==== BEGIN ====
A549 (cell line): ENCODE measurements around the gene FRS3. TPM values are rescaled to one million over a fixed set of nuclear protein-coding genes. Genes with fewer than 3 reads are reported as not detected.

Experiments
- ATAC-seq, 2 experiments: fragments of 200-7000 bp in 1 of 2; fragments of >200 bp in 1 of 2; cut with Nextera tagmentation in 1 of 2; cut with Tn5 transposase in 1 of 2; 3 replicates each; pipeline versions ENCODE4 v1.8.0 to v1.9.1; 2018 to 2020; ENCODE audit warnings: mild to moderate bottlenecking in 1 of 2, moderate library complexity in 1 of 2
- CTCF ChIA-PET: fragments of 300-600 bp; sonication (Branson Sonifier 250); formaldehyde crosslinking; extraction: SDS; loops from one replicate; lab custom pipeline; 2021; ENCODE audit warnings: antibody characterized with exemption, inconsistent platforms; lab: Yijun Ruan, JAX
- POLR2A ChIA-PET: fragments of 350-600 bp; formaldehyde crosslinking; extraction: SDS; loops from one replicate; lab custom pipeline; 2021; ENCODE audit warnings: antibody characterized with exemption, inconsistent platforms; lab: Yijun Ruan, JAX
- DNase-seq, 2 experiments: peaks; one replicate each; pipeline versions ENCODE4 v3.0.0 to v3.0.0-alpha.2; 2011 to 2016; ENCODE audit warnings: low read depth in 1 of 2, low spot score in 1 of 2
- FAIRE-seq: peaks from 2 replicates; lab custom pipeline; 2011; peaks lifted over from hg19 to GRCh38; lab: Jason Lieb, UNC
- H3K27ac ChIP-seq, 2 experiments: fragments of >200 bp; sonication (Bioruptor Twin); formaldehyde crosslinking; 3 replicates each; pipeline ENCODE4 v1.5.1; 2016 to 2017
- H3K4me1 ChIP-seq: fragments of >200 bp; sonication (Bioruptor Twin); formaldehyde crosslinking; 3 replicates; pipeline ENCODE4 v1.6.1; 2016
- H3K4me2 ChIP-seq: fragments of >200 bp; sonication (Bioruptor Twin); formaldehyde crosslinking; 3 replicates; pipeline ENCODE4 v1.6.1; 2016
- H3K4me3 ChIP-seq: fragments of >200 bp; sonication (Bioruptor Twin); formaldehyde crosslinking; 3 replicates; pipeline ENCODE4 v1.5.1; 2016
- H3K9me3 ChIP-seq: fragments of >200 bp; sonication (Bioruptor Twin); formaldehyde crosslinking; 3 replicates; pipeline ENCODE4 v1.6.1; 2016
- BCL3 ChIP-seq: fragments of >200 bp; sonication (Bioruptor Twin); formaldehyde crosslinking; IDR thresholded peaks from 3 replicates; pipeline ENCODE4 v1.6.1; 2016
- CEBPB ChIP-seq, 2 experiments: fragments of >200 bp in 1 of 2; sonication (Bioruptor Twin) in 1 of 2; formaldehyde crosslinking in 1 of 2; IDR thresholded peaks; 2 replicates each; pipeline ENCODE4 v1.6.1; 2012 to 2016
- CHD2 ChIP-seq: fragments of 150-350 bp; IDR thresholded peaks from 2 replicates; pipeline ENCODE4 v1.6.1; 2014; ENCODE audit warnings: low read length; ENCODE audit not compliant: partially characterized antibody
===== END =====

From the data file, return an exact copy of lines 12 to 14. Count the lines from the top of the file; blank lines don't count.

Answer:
- H3K9me3 ChIP-seq: fragments of >200 bp; sonication (Bioruptor Twin); formaldehyde crosslinking; 3 replicates; pipeline ENCODE4 v1.6.1; 2016
- BCL3 ChIP-seq: fragments of >200 bp; sonication (Bioruptor Twin); formaldehyde crosslinking; IDR thresholded peaks from 3 replicates; pipeline ENCODE4 v1.6.1; 2016
- CEBPB ChIP-seq, 2 experiments: fragments of >200 bp in 1 of 2; sonication (Bioruptor Twin) in 1 of 2; formaldehyde crosslinking in 1 of 2; IDR thresholded peaks; 2 replicates each; pipeline ENCODE4 v1.6.1; 2012 to 2016